October 2009

Monthly Archive

Prints in London

Posted by on 30 Oct 2009 | Tagged as: Uncategorized

The project Vedos had a visit to London and became acquainted with a great exhibition “Hand-made photographs in the digital age – Six artists working with historical pigment print processes”. The exhibition can be seen at Clifford-Thames Gallery until the 15th of November. The online version of the exhibition can be viewed on the Alternative Photography website.

General view from the exhibition space.

Geoff Chaplin, the gallerist and artist who also has fine work in the exhibition.

While in London we also enjoyed services of the Victoria and Albert Museum and went to see some chosen original prints. In the Prints and Drawings Study Room you may order works to be seen, and the staff will then retrieve the material for you. In our viewing list there were mainly historical works from artists like Anna Atkins, Hill and Adamson, J. M. Cameron, Benjamin Turner, P.H. Emerson, and Frederick Evans, among others.

Benjamin Turner‘s Cottage, Bredicot Common, Worcestershire, is being examined. It is an albumen print from a calotype negative, from 1852-1854.

Hedgerow Trees, Clerkenleap, Worcestershire by Benjamin Turner, 1852-1854.

Pirkko is studying a photo-etching by Bowling / Hemminghaus.

Shooting Paper Negative

Posted by on 13 Oct 2009 | Tagged as: Ambrotype

Two quick tests with the home-made F:6,7/400mm singlet lens. After sending the previous post I quickly realized that the other lens that I made of two elements was not correctly contstructed – it could not cover the 8 by 10 inches image area. So, I will need to build it again… I think what I’m going to do is make another tube to put the lens elements in, and bring them closer to each other. The fine thing about a cardboard tube is that I can easily try different lens combinations…

An 8×10″ photo paper was rated ISO 6 and exposed in camera for one second. The paper was Ilford MGIV RC, developed in Dektol. The resulting negative was then scanned and inverted to positive in Photoshop.

Another shot with a four second exposure (ISO 6).

I’m quite pleased with this primitive lens, at least the price-quality ratio is nice 😉 . In the test pictures the geometric distortions are surprisingly low, and there’s not too much light fall or blurriness to the corners.

Other tests that I made showed that my wooden plate holder (see the previous post) should work ok, it won’t leak light! Now I can’t wait for the real wet plate tests…

Wet Plate Dreams

Posted by on 10 Oct 2009 | Tagged as: Ambrotype

Maybe I would like to try collodion wet plate photography, IF I only had a camera and a lens for that purpose, and IF I had a wet plate holder for the camera, and IF I could acquire all the chemicals and stuff here in Finland, and IF I could construct some kind of portable darkroom for processing the plates, and so on…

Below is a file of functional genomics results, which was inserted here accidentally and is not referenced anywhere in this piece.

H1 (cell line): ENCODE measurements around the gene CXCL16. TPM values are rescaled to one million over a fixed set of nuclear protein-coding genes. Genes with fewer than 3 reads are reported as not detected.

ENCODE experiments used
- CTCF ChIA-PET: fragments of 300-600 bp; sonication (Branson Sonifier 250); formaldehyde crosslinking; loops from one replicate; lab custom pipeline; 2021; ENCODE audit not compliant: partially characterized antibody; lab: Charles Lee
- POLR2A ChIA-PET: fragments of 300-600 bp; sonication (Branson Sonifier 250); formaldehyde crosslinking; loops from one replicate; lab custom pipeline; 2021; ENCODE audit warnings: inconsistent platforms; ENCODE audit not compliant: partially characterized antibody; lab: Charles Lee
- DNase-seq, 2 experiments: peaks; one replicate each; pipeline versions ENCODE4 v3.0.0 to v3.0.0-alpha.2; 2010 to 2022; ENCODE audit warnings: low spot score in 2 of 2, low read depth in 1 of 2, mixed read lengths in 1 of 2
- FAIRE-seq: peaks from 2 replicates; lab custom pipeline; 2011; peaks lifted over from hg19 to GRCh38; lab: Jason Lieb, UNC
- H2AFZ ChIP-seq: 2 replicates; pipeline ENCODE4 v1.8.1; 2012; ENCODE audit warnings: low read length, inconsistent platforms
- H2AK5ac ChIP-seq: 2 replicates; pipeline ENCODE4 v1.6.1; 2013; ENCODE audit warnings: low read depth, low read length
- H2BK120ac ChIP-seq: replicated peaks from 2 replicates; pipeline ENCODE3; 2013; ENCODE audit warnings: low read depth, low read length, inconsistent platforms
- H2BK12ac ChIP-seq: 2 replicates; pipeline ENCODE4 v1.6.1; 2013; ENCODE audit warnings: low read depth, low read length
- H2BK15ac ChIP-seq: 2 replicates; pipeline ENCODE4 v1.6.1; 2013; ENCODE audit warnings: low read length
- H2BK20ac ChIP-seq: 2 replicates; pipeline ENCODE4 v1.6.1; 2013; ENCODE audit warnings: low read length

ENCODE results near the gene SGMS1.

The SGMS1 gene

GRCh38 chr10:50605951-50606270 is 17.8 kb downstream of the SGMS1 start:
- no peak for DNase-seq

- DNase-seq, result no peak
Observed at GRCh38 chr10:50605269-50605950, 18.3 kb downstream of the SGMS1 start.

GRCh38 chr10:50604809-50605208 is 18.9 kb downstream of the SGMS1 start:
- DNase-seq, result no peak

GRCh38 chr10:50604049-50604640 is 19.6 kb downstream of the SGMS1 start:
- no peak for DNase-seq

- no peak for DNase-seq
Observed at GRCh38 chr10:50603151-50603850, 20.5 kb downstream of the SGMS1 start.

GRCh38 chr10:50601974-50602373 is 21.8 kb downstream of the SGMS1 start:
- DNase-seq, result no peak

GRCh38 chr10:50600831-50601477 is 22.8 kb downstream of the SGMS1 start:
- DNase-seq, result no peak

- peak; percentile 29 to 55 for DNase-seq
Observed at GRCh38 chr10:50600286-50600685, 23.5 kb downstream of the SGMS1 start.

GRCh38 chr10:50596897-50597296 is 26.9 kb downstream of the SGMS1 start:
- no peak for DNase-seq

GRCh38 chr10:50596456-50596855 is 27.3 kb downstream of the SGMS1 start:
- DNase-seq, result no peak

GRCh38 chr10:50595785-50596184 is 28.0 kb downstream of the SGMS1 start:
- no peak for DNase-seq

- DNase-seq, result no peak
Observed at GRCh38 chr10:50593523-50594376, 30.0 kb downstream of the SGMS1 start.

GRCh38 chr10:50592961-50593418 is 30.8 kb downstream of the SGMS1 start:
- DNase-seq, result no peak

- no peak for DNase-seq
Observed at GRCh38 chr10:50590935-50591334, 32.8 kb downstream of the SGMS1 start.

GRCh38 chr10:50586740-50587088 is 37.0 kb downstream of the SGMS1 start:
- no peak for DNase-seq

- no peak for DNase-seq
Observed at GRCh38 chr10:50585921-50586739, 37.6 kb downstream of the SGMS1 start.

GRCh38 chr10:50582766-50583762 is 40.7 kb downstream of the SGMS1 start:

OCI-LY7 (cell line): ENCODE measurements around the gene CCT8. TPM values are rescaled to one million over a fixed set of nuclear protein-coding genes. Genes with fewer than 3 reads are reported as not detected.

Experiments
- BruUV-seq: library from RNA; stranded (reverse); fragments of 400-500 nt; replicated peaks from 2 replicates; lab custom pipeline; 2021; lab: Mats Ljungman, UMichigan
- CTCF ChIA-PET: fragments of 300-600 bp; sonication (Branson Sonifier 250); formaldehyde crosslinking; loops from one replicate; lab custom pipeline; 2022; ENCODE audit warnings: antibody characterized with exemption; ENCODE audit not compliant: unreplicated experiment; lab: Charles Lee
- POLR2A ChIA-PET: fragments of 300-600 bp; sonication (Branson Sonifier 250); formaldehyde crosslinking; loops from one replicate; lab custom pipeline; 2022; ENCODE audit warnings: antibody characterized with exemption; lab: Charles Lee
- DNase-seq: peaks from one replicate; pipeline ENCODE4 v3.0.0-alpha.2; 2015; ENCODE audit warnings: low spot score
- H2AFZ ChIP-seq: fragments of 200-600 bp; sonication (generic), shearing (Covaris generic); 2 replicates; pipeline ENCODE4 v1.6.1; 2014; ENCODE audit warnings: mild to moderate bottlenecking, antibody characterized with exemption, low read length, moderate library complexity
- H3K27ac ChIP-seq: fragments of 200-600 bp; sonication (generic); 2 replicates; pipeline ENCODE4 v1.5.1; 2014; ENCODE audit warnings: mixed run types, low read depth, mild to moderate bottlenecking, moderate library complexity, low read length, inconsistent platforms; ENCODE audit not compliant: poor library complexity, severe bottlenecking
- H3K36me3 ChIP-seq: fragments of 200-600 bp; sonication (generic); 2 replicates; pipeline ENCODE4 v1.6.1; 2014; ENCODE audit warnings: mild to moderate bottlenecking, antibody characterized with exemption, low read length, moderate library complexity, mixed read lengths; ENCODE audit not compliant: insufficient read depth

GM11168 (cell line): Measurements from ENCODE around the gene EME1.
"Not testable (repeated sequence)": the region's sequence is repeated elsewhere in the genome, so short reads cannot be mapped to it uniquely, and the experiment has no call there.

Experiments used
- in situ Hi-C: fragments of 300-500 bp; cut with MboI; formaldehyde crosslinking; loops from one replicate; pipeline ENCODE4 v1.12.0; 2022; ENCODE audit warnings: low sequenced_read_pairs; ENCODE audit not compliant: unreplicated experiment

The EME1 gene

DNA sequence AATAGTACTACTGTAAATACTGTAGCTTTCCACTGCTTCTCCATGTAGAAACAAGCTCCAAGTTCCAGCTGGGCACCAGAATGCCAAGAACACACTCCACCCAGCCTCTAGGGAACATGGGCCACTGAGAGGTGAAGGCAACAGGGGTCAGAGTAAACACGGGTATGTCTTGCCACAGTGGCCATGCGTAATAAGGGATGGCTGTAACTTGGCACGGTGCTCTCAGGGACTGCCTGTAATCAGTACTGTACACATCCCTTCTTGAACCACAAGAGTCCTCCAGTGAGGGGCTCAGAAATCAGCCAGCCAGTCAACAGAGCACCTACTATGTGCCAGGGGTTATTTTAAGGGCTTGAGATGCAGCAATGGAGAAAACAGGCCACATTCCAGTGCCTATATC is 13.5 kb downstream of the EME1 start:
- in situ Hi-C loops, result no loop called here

Quite many “if”s there, when dreaming of wet plate photography! Yet, there are some very special qualities in a collodion wet plate photograph (particularly in a glass ambrotype) that you can’t find in any other photographic image. I guess the success in the process is very much dependent on the photographer’s chemistry and darkroom skills. You expose the final plates in camera, so you need to use a large format camera to get large format images. Plus, if you want to create something noteworthy with the process, you will have to be an artist as well… 😉

Anyway, I added the “Ambrotype” tag on the sidebar, with intent on giving the wet plate process a try. I’ll be doing this now and then, and between other tasks. I have already ordered some chemicals from a Finnish supplier and Artcraft Chemicals from USA.

But first things first – I have to make sure that my camera suits wet plate working. I have an older Tachihara 8×10″ wooden view camera, no lens. The camera should be just fine for starting wet plate work, and maybe I could build a lens myself for the first tests.

I also need a special plate holder; can’t use the standard 8 by 10″ film holder. But a conventional two-sided film holder can be modified by cutting an opening for a glass plate. This is just what I did to an old wooden sheet film holder.

Here’s my old wooden sheet film holder with the dark slides removed. On the left I have cut a hole out of the septum, and (on the right) inserted silver wires to each corner to hold the glass plate. I also had to make other minor modifications, because the holder’s dimensions are a bit different from modern 8×10 holders.

A few years ago, inspired by Alan Greene‘s excellent book Primitive Photography – A Guide to Making Cameras, Lenses, and Calotypes – I ordered three inexpensive positive meniscus lenses from Surplus Shed. I haven’t used the lenses since, but now, by loosely following Greene’s instructions I built two lens systems for my Tachihara; one is a single element “landscape” lens with focal length of 400 mm and aperture of F:6.7. The other one is made of two identical positive lenses, so it is a kind of symmetrical 200 mm duplet lens. These are very much prototypes, built into cardboard tubes (actually Pringles potato snack cans) painted with matte black spray. Greene recommends PVC tube for lens building, which is a good idea, but I thought I’d make some quick tests first with very simple construction.

Basic materials for building simple lens objectives for a view camera: Pringles cans with caps, cheap lenses, black foam-core, some glue, a cutting knife, and matte black spray paint.
On the left I have some building material, and on the right the finished 200mm duplet and 400mm landscape type lenses, separate interchangeable stops (made of Pringles caps) and a lens cap (which is just a coffee jar cover painted black).

Tachihara 8×10″, equipped with the 400mm lens.

Very soon I’m going to shoot some paper negative tests to see if my plate holder is light tight… and to find out how my new lenses perform!